The purpose of this blog is to raise topics for dialogue and discussion. The views and opinions expressed herein are solely those of the author and do not reflect the views of the Gloucester Unitarian Universalist Church or its board of managers.

 

Where Do You Get Your News? Part I: Where Does the News Come From, and Why Does It Matter?

Those were the days, when we knew the news through our radio, and later TV, news commentators such as Ed Murrow and Walter Cronkite: men who brought dignity and poise to the presentation of the news. The ticker tape in the newsroom gave a feeling of the news happening in front of us. People didn’t question where the news came from; it was a moving record of events, often with background and comment mixed in.

Newspapers presented the headlines and did their best with the details. There was plenty of competition among large, small, and medium-sized papers. The news barons emerged, with names like William Randolph Hearst and with him “yellow” journalism and nationalistic fervor. Hearst was not shy about creating his own news or leading the country into war with TR and the Rough Riders.

But that was then, and we must consider, What has happened to the news as we viewed it then?

A depression and two world wars brought the world closer, and economic and political upheavals into public and journalistic awareness. The news is all around us, and people can choose their own flavor or none at all. Technology has given us handheld news on demand; social media has developed a new form of quickly digestible news while keeping some ties to what used to be called news. Speed and punch replace details and analysis.

Donald Trump’s use of Twitter, an offshoot of social media, exemplifies the use of social media to shade traditional news or even to develop a different or counter news story. It plays to a largely different audience and appeals to different interests, including rumor and personality-based reporting. It has given a politician such as Trump wide scope to use hearsay and innuendo to make his points without addressing the news media directly, to avoid questions, or to relegate them to an anecdotal format. A politician now can tell his story without immediate critical reaction from those who follow the news in detail and to some extent cover the author’s footprint with a babble of voices.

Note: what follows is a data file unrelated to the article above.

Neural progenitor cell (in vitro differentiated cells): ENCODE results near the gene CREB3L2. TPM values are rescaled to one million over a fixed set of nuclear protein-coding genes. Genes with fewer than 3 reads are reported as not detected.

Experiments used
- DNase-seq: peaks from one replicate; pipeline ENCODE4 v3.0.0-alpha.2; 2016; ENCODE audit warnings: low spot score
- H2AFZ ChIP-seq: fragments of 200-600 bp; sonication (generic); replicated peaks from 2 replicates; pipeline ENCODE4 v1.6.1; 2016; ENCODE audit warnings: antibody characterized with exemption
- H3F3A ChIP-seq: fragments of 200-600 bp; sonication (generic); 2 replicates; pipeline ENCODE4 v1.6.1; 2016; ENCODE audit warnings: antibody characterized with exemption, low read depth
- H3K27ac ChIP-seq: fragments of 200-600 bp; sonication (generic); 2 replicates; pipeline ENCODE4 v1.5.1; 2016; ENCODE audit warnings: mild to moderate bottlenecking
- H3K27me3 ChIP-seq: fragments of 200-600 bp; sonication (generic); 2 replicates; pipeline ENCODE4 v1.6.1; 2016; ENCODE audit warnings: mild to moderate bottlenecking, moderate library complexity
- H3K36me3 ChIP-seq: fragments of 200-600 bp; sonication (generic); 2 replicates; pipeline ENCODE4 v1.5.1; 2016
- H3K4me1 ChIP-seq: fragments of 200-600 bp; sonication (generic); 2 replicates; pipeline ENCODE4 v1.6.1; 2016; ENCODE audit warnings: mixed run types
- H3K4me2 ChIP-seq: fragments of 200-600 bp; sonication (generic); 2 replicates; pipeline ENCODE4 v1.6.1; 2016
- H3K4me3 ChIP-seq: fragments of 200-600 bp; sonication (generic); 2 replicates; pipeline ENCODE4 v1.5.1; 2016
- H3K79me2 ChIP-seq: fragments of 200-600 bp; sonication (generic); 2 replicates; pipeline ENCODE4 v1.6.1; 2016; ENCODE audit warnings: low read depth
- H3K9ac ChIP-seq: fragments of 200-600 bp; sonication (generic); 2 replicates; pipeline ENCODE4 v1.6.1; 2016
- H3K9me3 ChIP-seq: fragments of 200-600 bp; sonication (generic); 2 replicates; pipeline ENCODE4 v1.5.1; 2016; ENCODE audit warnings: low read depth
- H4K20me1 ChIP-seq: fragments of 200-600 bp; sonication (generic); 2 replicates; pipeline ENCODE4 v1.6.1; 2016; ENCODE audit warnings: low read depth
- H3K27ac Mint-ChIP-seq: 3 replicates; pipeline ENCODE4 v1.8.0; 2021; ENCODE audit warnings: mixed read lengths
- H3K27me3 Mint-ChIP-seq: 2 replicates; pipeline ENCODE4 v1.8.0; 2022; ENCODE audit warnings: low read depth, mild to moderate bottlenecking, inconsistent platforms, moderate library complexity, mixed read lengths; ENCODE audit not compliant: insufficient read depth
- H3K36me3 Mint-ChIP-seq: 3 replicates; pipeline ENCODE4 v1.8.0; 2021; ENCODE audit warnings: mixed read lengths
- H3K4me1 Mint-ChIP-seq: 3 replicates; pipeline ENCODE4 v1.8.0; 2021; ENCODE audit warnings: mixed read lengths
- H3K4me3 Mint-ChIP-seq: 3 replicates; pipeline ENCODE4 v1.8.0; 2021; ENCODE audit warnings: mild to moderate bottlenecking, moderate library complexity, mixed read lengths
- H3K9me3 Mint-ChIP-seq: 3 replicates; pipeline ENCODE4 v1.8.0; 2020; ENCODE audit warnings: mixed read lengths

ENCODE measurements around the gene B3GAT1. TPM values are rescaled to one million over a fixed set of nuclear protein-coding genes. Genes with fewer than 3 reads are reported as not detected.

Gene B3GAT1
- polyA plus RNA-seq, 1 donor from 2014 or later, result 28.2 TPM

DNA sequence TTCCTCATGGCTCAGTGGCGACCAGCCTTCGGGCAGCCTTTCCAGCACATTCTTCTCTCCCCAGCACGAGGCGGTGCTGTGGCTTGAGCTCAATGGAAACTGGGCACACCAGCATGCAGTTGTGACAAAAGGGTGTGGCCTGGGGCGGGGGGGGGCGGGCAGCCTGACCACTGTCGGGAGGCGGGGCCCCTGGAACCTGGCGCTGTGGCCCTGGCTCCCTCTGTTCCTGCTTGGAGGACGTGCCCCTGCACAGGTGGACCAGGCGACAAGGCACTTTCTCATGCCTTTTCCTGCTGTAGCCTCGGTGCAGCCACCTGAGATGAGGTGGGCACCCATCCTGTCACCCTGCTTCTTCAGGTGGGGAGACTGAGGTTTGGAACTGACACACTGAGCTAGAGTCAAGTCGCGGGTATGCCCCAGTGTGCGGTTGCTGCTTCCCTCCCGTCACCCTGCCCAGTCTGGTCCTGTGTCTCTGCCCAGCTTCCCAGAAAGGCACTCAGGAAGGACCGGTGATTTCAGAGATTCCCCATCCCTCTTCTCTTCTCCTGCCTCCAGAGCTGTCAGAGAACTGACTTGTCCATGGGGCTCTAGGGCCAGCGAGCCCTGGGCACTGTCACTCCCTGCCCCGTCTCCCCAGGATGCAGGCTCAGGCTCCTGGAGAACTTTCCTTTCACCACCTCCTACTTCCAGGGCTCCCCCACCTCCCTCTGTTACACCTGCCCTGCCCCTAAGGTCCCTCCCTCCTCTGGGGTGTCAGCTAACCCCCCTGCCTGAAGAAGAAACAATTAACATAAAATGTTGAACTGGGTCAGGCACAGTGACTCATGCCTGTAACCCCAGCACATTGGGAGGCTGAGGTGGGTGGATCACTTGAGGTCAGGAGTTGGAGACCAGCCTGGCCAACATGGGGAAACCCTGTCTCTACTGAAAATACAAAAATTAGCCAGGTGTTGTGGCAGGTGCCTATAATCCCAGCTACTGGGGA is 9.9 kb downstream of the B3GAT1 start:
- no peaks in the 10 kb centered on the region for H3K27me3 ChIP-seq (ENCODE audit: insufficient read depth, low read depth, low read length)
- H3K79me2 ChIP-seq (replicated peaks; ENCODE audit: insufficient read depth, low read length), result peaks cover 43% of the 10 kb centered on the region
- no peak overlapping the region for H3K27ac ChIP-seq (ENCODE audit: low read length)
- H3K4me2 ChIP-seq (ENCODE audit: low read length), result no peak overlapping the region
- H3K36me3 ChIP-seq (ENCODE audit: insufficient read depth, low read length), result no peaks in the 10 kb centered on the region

Convenient, I would say.

This is a rough attempt to view changes in the news business and in the consumption of news. A subsequent post will analyze the costs of news, including foreign news, and how that has changed the marketplace for news. Questions are always welcome and will be taken up as time and space permit.

-Bill Jackson

Church member Bill Jackson taught political science at Catholic University of America  and Trinity College in Washington, D.C.  He travelled in Pakistan as a student and served in New Delhi, India, in the Foreign Service.  Bill’s essays and poetry also appear on his blog, Bill Jackson Reflects. 

The purpose of this blog is to raise topics for dialogue and discussion. The views and opinions expressed herein are solely those of the author and do not reflect the views of the Gloucester Unitarian Universalist Church or its board of managers.